Choosing the correct Shock Travel

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Haani
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Sun Aug 05, 2018 8:00 am

Hi All!

I've been doing some research about shocks and I learned that when purchasing shocks, you also have to decide on the shock travel you want.

I understand that is important if you have a lift and you want the shocks to match the extended length(to maintain stock compression during balanced load). But generally, how do you decide on the length of the shocks interms of maximum and minimum extensions?

When a car sits flat on all 4 tires, the shocks are being compressed to a slight degree. To my understanding, this is done so the suspension can flex under unbalanced loads to maintain traction.

Is there a "golden rule" as to what percentage of the total shock travel the compression should/can be when under a balanced load eg.when parked in the garage ?

Hope everyone's having a good summer!

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Haani
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Sun Aug 05, 2018 9:52 am

emmm @Abu Jimmy can put some light here ..
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Kals
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Sun Aug 05, 2018 11:40 am

Usually from what I have noticed, is that long travel is mainly used for Baja and Rock crawling. Obviously the longer the travel that more adjustments you would need to do to the vehicle to accommodate that movement. However the one and only person who can give you a clearer image is @Abu Jimmy
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Abu Jimmy
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Tue Aug 07, 2018 3:59 am

I am no expert in shocks by any mean , all I can provide is my personal experience about this subject .
The shock has two main parts , the body ( tube ) and the shaft . When the shock is compressed the shaft goes inside the body . Usually the body is taller ( longer ) than the shaft as it should accommodate the full length of the shaft and it contains some other parts as well ( like the piston ).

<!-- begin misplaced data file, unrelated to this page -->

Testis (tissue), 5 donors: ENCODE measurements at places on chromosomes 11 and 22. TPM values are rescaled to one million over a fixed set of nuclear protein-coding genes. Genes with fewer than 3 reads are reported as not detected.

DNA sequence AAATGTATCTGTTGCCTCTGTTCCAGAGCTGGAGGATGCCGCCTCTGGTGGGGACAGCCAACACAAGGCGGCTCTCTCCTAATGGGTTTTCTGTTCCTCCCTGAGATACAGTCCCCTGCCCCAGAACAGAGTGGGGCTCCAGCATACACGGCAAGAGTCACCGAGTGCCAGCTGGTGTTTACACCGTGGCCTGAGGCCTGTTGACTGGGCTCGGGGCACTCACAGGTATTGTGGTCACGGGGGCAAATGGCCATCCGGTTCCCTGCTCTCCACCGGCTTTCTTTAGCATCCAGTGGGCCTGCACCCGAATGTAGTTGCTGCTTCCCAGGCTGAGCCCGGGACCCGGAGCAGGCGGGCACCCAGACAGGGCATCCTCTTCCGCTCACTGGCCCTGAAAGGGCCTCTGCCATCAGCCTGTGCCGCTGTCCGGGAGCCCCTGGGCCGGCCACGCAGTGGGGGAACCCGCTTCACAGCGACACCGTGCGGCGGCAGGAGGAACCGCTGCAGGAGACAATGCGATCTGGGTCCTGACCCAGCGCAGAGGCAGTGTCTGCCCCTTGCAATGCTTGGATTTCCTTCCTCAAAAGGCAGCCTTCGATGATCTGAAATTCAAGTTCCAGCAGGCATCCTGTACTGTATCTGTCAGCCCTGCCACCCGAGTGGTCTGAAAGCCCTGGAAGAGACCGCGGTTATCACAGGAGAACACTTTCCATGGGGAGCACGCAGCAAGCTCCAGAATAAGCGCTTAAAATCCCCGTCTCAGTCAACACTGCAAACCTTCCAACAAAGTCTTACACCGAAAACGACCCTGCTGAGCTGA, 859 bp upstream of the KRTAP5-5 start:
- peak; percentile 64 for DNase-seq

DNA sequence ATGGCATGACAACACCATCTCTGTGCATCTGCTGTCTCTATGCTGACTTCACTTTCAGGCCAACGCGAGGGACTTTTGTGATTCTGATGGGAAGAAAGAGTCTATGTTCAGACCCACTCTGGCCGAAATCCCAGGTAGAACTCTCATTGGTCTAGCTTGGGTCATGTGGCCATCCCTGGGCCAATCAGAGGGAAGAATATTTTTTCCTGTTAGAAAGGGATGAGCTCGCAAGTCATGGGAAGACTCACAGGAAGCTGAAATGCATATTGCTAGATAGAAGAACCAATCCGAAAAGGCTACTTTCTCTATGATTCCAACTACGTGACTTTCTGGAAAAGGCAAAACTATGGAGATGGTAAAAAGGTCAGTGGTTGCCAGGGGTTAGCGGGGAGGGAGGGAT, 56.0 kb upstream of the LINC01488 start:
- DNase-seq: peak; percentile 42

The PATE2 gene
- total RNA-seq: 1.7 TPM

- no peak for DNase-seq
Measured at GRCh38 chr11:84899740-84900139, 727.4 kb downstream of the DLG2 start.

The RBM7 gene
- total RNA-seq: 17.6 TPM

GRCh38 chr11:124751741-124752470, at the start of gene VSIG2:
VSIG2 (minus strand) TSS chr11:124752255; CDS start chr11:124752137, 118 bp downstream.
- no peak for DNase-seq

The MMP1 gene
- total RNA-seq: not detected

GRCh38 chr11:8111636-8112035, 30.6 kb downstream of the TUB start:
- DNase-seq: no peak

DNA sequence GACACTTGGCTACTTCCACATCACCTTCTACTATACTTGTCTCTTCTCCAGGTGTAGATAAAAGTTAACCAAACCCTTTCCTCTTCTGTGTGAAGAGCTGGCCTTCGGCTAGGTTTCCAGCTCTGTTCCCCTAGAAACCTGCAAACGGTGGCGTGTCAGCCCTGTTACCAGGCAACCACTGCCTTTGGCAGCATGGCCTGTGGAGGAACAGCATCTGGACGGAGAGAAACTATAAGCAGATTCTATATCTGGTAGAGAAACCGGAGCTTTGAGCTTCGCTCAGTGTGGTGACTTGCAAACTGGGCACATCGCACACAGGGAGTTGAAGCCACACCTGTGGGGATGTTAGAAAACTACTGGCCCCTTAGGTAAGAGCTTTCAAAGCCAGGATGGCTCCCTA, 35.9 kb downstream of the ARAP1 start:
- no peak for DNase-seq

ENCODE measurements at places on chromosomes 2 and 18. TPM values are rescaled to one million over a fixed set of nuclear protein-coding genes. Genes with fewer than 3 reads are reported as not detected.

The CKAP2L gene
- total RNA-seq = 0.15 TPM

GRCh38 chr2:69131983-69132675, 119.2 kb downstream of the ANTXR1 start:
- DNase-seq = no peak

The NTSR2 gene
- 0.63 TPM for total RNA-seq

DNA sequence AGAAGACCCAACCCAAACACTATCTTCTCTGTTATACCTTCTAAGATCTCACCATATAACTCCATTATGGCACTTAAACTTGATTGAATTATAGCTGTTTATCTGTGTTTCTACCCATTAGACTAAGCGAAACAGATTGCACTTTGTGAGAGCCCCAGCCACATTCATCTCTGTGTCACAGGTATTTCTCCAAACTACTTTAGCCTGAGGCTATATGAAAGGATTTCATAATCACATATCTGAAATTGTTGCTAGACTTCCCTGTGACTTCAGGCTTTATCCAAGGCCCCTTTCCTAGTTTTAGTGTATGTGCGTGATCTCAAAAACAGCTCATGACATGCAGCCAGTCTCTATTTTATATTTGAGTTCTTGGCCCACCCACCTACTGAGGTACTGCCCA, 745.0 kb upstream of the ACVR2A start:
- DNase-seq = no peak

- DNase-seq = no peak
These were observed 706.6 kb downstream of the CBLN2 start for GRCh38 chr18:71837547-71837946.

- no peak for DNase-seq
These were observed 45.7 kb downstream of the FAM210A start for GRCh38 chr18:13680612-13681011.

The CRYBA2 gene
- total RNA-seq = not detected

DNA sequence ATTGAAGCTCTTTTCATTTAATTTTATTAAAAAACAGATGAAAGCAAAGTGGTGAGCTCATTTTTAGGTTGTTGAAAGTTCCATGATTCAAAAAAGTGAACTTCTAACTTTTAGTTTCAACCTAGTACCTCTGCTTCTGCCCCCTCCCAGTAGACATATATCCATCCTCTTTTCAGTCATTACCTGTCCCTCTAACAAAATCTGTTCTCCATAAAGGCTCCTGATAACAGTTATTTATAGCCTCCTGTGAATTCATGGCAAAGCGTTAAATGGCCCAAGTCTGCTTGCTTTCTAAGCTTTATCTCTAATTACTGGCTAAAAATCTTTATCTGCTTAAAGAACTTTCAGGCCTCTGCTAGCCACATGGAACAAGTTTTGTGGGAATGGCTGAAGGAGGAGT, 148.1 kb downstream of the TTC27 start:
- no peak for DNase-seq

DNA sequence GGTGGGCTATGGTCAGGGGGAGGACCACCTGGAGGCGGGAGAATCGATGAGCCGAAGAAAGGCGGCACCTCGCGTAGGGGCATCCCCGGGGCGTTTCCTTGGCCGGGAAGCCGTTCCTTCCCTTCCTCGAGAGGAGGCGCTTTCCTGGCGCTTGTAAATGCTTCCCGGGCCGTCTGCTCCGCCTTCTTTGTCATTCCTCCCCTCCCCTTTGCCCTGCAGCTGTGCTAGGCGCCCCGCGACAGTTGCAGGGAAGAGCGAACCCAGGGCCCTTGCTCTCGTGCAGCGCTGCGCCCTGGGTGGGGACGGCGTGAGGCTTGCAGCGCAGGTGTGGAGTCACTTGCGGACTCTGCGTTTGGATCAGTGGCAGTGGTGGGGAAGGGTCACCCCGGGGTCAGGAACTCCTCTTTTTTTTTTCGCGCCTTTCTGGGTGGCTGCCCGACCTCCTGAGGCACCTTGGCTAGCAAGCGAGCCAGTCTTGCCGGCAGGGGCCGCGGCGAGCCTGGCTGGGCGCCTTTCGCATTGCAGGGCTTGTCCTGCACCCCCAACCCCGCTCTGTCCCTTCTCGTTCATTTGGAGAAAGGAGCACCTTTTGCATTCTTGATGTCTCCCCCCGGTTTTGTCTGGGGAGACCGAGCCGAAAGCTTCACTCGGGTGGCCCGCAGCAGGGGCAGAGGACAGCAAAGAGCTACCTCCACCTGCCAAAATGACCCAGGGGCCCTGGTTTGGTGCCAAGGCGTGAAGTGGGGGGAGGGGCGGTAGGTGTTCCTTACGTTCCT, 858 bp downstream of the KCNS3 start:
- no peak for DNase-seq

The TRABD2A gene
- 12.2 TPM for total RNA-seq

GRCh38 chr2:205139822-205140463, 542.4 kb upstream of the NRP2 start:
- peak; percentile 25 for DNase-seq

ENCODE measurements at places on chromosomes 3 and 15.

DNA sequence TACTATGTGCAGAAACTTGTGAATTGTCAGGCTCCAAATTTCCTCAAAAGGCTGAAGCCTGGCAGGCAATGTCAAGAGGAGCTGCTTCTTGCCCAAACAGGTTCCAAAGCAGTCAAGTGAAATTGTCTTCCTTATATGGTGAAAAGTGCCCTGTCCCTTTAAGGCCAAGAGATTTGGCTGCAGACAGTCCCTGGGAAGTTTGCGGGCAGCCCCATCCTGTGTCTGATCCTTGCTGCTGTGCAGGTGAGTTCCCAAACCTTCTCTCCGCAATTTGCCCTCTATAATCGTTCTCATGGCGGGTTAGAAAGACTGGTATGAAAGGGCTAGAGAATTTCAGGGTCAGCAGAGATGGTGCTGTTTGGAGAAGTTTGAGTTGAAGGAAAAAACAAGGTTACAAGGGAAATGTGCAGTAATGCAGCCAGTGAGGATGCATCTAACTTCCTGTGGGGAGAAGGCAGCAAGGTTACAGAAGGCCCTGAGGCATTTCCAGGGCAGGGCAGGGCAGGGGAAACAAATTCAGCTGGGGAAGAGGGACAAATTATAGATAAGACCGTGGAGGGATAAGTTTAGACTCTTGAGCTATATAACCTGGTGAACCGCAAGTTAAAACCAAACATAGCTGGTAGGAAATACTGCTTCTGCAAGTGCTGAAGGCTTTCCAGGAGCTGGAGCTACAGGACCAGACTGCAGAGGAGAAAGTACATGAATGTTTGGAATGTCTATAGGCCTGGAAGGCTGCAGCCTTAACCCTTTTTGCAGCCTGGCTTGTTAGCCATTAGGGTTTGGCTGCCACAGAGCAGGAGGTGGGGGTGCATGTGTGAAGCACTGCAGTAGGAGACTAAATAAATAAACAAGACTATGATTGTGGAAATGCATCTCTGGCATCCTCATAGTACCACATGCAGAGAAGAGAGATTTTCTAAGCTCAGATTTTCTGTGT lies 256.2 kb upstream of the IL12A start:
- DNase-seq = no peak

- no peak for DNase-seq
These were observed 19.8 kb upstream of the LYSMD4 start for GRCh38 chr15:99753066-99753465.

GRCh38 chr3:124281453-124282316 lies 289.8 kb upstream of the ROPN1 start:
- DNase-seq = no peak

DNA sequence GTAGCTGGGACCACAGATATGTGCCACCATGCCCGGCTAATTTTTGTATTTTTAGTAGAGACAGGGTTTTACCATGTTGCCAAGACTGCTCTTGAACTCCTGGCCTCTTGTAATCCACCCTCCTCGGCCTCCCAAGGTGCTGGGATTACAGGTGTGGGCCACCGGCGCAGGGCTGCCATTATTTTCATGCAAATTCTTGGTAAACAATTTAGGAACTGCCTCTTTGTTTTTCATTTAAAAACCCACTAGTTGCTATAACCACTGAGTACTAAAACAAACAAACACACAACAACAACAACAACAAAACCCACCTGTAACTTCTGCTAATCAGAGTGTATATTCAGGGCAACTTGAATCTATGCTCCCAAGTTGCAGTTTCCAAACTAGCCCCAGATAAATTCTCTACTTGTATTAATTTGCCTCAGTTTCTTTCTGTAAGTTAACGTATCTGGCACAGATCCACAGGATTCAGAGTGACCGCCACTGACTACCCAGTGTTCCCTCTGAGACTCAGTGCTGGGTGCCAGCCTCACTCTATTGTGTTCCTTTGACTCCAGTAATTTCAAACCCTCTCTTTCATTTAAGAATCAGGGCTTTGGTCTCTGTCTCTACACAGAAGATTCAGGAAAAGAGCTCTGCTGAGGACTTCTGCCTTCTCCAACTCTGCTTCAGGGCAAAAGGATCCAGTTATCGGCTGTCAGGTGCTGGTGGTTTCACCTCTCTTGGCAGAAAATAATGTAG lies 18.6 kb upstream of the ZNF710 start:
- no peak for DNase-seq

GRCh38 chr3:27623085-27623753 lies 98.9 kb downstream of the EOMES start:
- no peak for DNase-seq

The length of the shaft presents the difference is length between fully compressed and fully decompressed ( extended ) shock and that is the " shock travel " .
Usually is you fix a suspension lift kit you will get longer body shocks with same shaft length as stock ones and you end up with the same travel you had before lifting which is fine and acceptable for our normal offroading and dune bashing .
Other superior lifts designed for extreme rallies and rock Krawling demands more travel .
What goes around , comes around .
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Abu Jimmy
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Tue Aug 07, 2018 4:03 am

Kals wrote:
Sun Aug 05, 2018 11:40 am
Usually from what I have noticed, is that long travel is mainly used for Baja and Rock crawling. Obviously the longer the travel that more adjustments you would need to do to the vehicle to accommodate that movement. However the one and only person who can give you a clearer image is @Abu Jimm@

Simple and straightforward answer , you are absolutely right .
What goes around , comes around .
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